Editor’s note: This is a live account of COVID-19 updates from Monday, April 18, as the day unfolded. It is no longer being updated. Click here to see all the most recent news about the pandemic, and click here to find additional resources.

Washington schools are bracing for spikes in COVID-19 cases when students and staff return from spring break on Monday. School districts, including Seattle Public Schools, handed out thousands of at-home rapid tests. Health experts recommend students and staff takes tests Monday before school.

Scientists at California’s Stanford University have found patients can harbor COVID-19 in their feces for months after infection, stoking concern that its persistence can aggravate the immune system and cause long COVID symptoms.

Meanwhile, other researchers are developing ways to detect the virus by exhaling one breath. The Food and Drug Administration approved emergency-use authorization of the InspectIR COVID-19 Breathalyzer — a milestone after years of effort.

Earlier this week, Philadelphia became the first major city in the country to reinstate its indoor mask mandate after a sharp increase in COVID-19 cases. Residents and several businesses have filed a lawsuit to overturn the mandate.

We’re updating this page with the latest news about the COVID-19 pandemic and its effects on the Seattle area, the U.S. and the world. Click here to see the rest of our coronavirus coverage and here to see how we track the daily spread across Washington.

More on the COVID-19 pandemic

Alaska, Delta, United among airlines dropping mask requirement after federal mandate struck down

Alaska Airlines, Delta Air Lines and United Airlines dropped dropped their mask requirements Monday after a federal judge in Florida ruled a federal mask mandate invalid.

Effective immediately, passengers and employees at those and several other major carriers are no longer required to mask. The precaution was put in place two years ago in the early days of the COVID pandemic.

“It has been a long 24 months with nearly constant change. I could not be prouder of our frontline employees who have handled every pivot focusing on safety and the care we’re known for,” Max Tidwell, vice president of safety and security at Alaska Airlines, said in a statement Monday. “We’re also thankful for our guests who remained considerate, patient and stood by us throughout every twist and turn.”

Alaska passengers who were banned by the airline for violating the mask policy remain banned.

Read the full story here.

—Seattle Times business staff

Hip hop pioneer DJ Kay Slay dies of COVID-19 at age 55

 Pioneering hip hop artist Keith Grayson, who performed as DJ Kay Slay and worked with top stars, has died of complications from COVID-19.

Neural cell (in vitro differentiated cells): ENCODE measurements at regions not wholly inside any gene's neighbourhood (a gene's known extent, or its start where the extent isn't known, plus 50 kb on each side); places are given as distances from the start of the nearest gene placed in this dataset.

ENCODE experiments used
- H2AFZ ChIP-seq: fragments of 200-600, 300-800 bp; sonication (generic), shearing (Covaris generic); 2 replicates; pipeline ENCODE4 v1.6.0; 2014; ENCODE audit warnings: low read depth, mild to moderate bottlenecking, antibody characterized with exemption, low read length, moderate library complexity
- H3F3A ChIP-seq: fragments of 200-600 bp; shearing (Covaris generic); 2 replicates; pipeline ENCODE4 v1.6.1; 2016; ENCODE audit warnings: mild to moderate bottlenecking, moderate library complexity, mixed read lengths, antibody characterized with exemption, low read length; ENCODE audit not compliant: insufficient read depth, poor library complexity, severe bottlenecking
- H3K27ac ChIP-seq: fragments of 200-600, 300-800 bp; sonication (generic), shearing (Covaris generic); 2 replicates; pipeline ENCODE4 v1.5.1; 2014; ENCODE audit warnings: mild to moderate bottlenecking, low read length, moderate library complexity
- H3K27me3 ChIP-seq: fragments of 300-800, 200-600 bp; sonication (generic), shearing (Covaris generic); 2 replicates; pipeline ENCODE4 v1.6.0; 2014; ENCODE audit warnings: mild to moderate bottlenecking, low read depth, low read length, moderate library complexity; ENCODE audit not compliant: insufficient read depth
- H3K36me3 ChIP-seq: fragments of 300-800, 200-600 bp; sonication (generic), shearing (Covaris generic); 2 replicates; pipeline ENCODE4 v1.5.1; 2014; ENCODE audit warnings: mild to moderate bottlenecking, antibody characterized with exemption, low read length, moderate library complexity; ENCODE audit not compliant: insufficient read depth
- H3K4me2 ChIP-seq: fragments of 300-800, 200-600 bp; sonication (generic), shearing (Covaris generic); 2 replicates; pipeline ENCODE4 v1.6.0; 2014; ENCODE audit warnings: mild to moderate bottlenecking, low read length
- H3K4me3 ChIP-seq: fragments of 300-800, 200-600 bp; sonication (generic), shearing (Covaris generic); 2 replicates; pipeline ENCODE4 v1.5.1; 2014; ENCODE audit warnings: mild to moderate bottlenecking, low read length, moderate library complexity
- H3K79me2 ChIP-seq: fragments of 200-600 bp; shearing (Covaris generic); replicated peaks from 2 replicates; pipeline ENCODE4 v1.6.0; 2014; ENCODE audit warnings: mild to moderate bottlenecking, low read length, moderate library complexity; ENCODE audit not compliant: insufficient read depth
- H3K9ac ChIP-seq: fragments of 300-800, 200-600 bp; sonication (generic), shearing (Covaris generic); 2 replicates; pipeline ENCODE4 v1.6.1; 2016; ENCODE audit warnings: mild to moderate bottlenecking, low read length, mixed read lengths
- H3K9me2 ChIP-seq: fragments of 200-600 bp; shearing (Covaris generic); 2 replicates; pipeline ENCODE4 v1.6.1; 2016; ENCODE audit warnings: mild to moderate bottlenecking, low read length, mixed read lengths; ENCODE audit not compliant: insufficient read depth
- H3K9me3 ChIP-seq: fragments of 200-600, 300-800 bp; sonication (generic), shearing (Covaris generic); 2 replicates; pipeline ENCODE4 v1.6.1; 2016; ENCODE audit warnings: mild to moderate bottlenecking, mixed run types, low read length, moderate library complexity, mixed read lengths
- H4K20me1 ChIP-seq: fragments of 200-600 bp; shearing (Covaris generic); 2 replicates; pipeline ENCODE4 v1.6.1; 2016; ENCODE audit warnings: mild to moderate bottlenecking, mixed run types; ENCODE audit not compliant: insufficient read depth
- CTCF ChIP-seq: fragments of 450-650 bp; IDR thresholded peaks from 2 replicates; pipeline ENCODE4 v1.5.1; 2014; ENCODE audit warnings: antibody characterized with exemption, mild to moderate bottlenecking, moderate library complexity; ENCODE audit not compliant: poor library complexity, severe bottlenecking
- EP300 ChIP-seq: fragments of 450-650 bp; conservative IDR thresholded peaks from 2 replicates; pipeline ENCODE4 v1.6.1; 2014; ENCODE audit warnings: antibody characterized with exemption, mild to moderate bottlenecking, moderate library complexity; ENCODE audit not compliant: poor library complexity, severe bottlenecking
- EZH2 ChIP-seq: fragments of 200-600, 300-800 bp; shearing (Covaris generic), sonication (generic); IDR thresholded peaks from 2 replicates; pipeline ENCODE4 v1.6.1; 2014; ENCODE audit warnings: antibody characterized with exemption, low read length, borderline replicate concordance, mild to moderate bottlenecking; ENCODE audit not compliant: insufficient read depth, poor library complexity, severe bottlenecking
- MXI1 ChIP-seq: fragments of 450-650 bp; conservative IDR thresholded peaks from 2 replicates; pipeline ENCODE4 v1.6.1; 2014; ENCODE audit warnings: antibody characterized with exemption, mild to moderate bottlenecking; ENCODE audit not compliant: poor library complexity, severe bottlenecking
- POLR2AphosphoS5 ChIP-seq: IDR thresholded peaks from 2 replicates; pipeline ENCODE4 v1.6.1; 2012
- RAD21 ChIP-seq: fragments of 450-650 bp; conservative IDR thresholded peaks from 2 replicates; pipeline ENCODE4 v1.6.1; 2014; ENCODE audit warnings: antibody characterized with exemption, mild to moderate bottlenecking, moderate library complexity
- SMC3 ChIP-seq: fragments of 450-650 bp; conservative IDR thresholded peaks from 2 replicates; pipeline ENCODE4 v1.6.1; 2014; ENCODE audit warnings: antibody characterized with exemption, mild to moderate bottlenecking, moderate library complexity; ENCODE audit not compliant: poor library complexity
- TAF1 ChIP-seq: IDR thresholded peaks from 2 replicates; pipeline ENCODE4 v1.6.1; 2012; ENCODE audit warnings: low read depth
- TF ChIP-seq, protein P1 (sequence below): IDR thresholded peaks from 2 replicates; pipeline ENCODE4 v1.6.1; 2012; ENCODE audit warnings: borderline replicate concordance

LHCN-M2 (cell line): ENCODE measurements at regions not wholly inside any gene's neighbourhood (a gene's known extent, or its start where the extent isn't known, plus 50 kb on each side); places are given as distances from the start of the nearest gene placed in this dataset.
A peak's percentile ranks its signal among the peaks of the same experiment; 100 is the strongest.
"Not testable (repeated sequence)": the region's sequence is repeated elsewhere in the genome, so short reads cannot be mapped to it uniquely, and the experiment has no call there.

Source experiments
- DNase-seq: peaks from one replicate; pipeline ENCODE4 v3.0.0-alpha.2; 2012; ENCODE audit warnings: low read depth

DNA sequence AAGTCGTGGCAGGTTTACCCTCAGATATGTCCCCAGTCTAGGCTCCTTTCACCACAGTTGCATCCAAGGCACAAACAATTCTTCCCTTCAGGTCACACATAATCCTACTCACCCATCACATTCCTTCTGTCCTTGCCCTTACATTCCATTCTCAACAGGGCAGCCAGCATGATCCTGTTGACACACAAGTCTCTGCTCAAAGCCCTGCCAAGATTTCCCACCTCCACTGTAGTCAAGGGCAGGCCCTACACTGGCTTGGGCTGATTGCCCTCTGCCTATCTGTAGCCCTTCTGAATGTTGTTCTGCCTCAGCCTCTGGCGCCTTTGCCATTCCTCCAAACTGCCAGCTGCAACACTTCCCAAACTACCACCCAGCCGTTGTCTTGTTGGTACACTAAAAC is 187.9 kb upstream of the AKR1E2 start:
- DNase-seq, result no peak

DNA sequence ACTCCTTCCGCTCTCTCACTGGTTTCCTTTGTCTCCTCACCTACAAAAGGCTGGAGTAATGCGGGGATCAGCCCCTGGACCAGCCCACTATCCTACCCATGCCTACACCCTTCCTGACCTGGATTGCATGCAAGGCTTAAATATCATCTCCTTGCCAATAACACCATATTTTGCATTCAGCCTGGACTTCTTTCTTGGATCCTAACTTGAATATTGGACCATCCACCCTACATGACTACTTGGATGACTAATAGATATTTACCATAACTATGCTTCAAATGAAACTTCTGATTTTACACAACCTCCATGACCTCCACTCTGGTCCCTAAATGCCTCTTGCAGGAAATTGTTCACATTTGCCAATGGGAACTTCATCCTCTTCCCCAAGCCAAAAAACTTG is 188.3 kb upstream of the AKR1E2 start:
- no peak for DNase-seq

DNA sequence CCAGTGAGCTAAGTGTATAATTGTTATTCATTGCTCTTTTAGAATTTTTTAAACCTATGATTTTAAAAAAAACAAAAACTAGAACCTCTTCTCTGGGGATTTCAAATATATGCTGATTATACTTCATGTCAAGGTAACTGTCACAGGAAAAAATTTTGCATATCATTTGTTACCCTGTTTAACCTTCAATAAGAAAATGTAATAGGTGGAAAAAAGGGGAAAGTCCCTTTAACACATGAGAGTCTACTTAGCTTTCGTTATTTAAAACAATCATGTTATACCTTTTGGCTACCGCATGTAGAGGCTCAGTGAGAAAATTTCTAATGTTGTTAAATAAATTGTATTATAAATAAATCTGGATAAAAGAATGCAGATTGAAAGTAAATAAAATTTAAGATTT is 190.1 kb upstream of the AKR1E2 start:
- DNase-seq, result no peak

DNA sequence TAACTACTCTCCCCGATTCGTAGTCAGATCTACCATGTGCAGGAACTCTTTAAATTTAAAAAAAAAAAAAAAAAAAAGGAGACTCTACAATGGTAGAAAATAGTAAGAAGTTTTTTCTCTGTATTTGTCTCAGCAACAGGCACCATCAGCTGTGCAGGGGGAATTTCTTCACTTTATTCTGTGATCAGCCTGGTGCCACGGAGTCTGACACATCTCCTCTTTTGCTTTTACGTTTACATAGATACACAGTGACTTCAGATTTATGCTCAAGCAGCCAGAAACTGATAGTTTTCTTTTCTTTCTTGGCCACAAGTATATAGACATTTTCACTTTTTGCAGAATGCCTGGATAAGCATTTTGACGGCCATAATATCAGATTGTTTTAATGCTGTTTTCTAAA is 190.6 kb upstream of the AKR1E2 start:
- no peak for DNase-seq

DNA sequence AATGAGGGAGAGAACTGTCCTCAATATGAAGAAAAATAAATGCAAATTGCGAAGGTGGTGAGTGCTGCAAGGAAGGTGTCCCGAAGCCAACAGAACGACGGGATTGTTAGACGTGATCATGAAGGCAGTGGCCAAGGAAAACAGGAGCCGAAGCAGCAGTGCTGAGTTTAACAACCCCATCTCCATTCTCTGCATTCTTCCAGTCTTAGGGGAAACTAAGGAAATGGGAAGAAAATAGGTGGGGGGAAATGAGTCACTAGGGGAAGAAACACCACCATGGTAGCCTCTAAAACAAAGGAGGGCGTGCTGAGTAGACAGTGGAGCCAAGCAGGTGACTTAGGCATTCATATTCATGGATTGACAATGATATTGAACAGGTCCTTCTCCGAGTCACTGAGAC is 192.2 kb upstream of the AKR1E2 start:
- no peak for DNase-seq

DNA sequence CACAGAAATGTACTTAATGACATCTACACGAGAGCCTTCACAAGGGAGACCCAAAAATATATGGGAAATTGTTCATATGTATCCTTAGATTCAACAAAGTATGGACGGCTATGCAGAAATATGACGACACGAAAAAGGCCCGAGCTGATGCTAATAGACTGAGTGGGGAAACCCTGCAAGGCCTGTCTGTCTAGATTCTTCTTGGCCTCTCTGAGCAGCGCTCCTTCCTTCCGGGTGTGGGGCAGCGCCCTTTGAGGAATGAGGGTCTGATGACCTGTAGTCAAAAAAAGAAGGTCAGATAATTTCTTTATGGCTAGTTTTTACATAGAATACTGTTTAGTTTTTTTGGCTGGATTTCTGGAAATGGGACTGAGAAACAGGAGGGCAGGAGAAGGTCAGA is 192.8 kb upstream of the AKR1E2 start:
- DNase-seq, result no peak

Grayson’s death at age 55 on Sunday was confirmed by his family in a statement released through New York radio station HOT 97, where he hosted “The Drama Hour” for more than two decades.

“A dominant figure in hip hop culture with millions of fans worldwide, DJ Kay Slay will be remembered for his passion and excellence with a legacy that will transcend generations,” the family statement said.

Grayson grew up in Harlem, immersed in New York City’s early hip hop scene. He got his start as a teenage graffiti artist and was featured in the 1983 hip hop documentary “Style Wars.”

Read the full story here.

—The Associated Press

Masks rules in effect for most public transportation in Seattle area, despite court ruling,

Masks will continue to be required on buses, trains and ferries in the Seattle area, despite a ruling from a federal judge in Florida striking down the Center for Disease Control’s federal mandate on airlines and public transportation.

How strictly the rules will be enforced is unclear as mandates have fallen away in most other public settings, and with mask use on some modes of transportation mixed.

Regardless, King County Metro, Sound Transit, Washington State Ferries and Kitsap Transit on Monday said their current requirements would not change as the judge’s ruling could be appealed and directives changed once more.

“While a federal judge in Florida ruled against the transit mask mandate, there may be an appeal from the Justice Department that could lead to a delay in implementation, or for the decision to be altered or overruled,” Metro spokesperson Sean Hawkes said in a statement. “In the meantime, Metro’s mask mandate remains in effect.”

Read the full story here.

—David Kroman

Feeling anxiety about returning to the office? Read these tips

Returning to an office setting and all that comes with it — bumper-to-bumper commute traffic, frustrating coworkers, left-behind family members at home — is understandably stressful for many whose pandemic-era routines are changing this spring.

Some may be concerned about safety and coronavirus restrictions as offices reopen. Others may be dreading change, after developing systems at home that helped create a more balanced life.